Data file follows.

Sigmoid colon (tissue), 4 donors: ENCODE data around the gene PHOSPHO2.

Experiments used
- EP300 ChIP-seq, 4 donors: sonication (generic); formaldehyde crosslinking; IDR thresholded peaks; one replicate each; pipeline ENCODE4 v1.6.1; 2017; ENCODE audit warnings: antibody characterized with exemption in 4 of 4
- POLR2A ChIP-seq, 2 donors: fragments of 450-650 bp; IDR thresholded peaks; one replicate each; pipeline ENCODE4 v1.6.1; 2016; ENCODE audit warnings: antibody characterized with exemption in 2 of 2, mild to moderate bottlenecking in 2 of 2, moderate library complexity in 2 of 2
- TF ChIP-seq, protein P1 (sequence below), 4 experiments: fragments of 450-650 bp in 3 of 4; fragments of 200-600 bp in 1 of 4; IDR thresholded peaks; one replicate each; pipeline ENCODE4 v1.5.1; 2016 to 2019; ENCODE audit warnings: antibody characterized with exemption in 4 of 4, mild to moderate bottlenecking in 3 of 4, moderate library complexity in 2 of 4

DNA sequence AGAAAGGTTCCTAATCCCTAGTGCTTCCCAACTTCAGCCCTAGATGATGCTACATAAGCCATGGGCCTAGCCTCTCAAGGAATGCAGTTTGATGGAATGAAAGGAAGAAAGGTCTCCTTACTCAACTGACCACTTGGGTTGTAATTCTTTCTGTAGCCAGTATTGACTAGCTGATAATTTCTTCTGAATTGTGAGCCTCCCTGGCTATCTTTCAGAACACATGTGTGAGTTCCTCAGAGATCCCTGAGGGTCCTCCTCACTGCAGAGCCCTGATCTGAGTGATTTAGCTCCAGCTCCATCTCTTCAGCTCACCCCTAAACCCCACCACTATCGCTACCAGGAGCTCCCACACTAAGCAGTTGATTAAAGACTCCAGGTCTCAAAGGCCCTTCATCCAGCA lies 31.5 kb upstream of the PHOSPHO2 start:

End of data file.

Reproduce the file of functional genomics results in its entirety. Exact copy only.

Sigmoid colon (tissue), 4 donors: ENCODE data around the gene PHOSPHO2.

Experiments used
- EP300 ChIP-seq, 4 donors: sonication (generic); formaldehyde crosslinking; IDR thresholded peaks; one replicate each; pipeline ENCODE4 v1.6.1; 2017; ENCODE audit warnings: antibody characterized with exemption in 4 of 4
- POLR2A ChIP-seq, 2 donors: fragments of 450-650 bp; IDR thresholded peaks; one replicate each; pipeline ENCODE4 v1.6.1; 2016; ENCODE audit warnings: antibody characterized with exemption in 2 of 2, mild to moderate bottlenecking in 2 of 2, moderate library complexity in 2 of 2
- TF ChIP-seq, protein P1 (sequence below), 4 experiments: fragments of 450-650 bp in 3 of 4; fragments of 200-600 bp in 1 of 4; IDR thresholded peaks; one replicate each; pipeline ENCODE4 v1.5.1; 2016 to 2019; ENCODE audit warnings: antibody characterized with exemption in 4 of 4, mild to moderate bottlenecking in 3 of 4, moderate library complexity in 2 of 4

DNA sequence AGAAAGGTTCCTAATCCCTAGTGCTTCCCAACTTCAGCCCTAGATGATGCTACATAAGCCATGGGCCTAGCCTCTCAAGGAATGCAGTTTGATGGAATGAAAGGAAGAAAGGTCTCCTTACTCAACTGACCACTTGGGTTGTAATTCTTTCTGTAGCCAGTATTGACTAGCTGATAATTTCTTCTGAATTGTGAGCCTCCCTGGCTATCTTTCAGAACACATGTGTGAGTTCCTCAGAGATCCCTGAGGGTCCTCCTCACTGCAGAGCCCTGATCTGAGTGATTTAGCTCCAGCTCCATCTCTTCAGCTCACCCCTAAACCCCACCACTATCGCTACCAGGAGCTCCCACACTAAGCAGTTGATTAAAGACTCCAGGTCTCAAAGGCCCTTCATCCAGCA lies 31.5 kb upstream of the PHOSPHO2 start: